Rolling Stone magazine has listed Ziggy and the Spiders from Mars as number 35 on its list of the 500 greatest rock n roll albums of all-time. Considering the prolific and high quality – not to mention flat out influential – album output of Bowie in 1970s and taking into account that Ziggy is what really put Bowie on the pop and rock map, the number 35 seems ridiculously low. Perhaps the album Low could vie for serious top 20 consideration for its tremendous influence on later music trends and artists, but a safer bet for the rather conservative and traditionalist Rolling Stone would be Ziggy, an album that along with its predecessor, Hunky Dory, helped usher in an extremely innovative period for Bowie and, more generally, in rock n roll (see explanatory footnote below). Indeed, the 1970s production (and later influence) of Bowie rivaled the amazing streaks of creativity of both the Stones and Beatles, both of which benefit from numerous albums each in the Rolling Stone top 30. In this light, then, number 35 for Ziggy seems rather unjust.

Admirers of Bowie can take refuge in the fact that he almost single-handedly spearheaded his own artistic zenith, whereas groups like the Beatles and Stones relied upon more than one person. Of course, given the dramatic shifts in character, sound and vision (to almost borrow the title from one of his songs) that he almost continually sought, Bowie was mostly and inevitably a one man theatrical show with a relegated supporting cast. Top billing for their great interpretive art is what the Gielgud’s and Olivier’s received. Logically, then, Bowie deserved the same.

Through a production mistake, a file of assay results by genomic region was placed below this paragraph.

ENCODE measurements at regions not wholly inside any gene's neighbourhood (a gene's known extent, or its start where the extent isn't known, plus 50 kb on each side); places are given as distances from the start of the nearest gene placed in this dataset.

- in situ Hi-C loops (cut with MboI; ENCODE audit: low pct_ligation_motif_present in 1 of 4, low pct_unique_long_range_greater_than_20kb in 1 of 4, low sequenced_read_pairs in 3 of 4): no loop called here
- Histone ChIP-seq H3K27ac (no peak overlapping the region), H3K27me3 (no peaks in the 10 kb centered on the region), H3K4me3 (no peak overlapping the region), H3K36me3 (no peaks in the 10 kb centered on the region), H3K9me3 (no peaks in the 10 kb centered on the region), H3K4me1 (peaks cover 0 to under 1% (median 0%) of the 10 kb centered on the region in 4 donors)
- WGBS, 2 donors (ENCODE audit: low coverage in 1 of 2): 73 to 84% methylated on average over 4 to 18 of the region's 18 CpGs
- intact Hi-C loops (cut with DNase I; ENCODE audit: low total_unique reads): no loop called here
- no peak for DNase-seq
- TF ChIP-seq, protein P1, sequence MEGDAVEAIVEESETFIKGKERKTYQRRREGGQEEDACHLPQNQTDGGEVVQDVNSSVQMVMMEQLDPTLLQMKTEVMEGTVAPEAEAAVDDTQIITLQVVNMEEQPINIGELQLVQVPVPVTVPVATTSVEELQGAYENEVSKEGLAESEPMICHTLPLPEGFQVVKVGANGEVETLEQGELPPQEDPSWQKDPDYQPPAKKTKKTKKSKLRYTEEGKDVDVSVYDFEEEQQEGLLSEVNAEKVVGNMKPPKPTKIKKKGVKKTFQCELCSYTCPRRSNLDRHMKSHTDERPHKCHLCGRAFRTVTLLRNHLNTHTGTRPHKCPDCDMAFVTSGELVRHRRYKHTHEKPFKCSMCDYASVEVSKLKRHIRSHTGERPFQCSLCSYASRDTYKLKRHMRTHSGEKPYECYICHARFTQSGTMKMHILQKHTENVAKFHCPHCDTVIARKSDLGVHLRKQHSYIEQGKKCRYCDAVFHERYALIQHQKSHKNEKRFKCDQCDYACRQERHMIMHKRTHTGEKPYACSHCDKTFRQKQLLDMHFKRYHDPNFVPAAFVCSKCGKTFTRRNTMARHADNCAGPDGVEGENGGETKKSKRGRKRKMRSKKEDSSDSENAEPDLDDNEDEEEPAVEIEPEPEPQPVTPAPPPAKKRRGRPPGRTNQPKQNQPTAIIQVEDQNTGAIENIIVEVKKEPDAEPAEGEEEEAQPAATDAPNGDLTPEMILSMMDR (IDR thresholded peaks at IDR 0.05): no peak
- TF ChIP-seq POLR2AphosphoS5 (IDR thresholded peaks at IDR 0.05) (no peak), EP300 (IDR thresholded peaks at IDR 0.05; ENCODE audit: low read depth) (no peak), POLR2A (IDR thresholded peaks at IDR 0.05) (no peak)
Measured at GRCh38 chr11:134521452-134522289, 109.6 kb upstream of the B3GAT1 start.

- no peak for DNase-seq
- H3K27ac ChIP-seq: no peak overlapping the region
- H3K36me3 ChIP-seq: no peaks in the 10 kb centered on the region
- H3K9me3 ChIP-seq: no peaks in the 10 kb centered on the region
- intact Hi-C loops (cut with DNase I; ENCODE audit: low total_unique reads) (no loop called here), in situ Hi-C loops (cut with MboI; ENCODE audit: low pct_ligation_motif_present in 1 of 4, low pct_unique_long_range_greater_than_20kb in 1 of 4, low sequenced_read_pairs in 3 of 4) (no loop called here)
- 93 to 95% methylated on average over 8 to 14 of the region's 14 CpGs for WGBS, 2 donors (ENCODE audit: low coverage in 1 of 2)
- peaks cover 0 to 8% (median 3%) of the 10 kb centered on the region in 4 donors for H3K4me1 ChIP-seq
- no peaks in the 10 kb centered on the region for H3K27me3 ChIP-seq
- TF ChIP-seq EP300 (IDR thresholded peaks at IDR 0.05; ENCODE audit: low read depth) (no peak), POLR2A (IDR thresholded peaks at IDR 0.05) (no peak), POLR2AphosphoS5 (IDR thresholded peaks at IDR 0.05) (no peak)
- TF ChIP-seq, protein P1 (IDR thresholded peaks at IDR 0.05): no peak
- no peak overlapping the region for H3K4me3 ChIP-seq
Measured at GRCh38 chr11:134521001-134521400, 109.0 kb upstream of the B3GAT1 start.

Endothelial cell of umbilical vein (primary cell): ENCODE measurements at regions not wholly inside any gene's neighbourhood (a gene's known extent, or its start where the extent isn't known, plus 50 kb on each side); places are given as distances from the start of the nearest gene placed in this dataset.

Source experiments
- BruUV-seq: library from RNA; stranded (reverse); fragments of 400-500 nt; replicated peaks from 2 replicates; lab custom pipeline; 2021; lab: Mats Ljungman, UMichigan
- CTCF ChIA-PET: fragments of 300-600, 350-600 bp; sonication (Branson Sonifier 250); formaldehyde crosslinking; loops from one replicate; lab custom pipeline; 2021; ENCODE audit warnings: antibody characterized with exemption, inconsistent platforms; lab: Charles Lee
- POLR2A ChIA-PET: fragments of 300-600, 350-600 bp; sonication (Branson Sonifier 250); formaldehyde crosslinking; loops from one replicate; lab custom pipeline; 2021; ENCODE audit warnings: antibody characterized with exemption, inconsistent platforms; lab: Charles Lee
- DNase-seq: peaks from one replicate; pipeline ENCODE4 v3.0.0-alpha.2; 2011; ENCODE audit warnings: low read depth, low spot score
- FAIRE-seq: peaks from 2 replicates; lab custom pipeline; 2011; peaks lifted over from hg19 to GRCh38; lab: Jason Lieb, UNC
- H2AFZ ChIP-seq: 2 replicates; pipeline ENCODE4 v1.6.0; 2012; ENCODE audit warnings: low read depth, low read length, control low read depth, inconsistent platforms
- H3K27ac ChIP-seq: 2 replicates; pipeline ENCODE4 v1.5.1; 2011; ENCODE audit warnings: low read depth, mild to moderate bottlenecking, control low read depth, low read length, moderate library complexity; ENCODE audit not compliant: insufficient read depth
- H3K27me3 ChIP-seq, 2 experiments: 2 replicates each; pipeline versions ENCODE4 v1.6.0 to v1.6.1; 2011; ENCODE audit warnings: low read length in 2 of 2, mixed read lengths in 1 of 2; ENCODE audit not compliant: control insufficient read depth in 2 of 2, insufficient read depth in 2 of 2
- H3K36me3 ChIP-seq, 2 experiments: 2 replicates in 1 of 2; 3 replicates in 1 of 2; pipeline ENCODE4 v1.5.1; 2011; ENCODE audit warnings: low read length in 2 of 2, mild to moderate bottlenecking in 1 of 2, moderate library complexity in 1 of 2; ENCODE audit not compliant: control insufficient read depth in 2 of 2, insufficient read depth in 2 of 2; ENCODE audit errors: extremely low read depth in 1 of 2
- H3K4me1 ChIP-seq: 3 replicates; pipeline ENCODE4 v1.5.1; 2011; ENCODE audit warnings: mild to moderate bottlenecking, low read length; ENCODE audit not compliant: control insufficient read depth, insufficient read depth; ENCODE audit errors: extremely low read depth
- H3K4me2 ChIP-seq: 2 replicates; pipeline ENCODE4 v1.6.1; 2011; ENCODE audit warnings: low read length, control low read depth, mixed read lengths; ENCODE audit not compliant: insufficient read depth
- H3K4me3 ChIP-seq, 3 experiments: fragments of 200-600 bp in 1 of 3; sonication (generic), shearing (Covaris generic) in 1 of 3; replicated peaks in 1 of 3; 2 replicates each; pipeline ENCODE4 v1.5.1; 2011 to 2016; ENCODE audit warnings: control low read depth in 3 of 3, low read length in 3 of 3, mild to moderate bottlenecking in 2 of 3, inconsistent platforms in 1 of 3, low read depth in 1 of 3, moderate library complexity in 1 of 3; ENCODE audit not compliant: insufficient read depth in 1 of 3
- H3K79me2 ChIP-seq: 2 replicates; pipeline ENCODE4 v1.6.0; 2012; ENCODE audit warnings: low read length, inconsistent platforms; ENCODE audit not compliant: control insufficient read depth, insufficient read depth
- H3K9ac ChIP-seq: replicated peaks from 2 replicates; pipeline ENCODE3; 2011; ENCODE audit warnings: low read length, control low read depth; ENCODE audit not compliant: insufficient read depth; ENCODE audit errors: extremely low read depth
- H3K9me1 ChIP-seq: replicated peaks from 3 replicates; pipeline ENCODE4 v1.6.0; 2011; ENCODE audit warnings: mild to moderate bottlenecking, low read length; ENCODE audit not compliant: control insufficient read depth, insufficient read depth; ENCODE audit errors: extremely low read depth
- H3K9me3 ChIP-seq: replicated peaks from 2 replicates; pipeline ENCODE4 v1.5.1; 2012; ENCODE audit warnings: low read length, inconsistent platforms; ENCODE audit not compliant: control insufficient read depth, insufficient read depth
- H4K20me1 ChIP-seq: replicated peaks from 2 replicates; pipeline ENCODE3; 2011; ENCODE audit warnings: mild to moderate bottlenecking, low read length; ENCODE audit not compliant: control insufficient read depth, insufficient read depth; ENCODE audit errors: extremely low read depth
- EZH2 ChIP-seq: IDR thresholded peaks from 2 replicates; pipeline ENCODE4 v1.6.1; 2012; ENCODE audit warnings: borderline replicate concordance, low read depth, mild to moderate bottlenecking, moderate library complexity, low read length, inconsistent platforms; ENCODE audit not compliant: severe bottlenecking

Footnote: Despite the ongoing excesses of 70s Cali singer-songwriter rock and stadium rock, the 1970s also marked a period of stimulating and influential – although less popular – experimentation, part of it inspired by the works of Bowie and Eno, among others.


venerableseed said...

It is sort of ridiculous that #35 is as high as Bowie could warrant. I guess the individual critics' polls totals were calculated by an 'independent service' but still. Someone should have stepped in and said 'I don't care Bowie needs to be in the top 10. I'm going to fudge the totals'.

Ancient Scientist said...

So you're advocating that Jann Werner (Rolling Stone's longtime editor) do the opposite of what he did recently as President of the Board of the Rock n' Roll Hall of Fame, venerableseed. In the most recent elections, the Dave Clark Five ("Bits and Pieces," "Glad All Over," "Because") got the votes for induction and Werner stepped in an denied them because he wanted the Hall to stop representing old, crusty, unhip acts and move into a cooler, more modern set.

Which is like your grandpa buying an 8-Ball jacket to fit in with the cool kids... or something.

Ancient Scientist said...

O - great post Eurowags. I especially liked the statement that Bowie is like Olivier but on a rock n' roll stage.

LenBarker said...

Excellent, eurowags! That's one hell of a post.

Eurowags said...
This comment has been removed by the author.
venerableseed said...

so that explains Grandmaster Flash's Furious Five rather than Dave Clark's?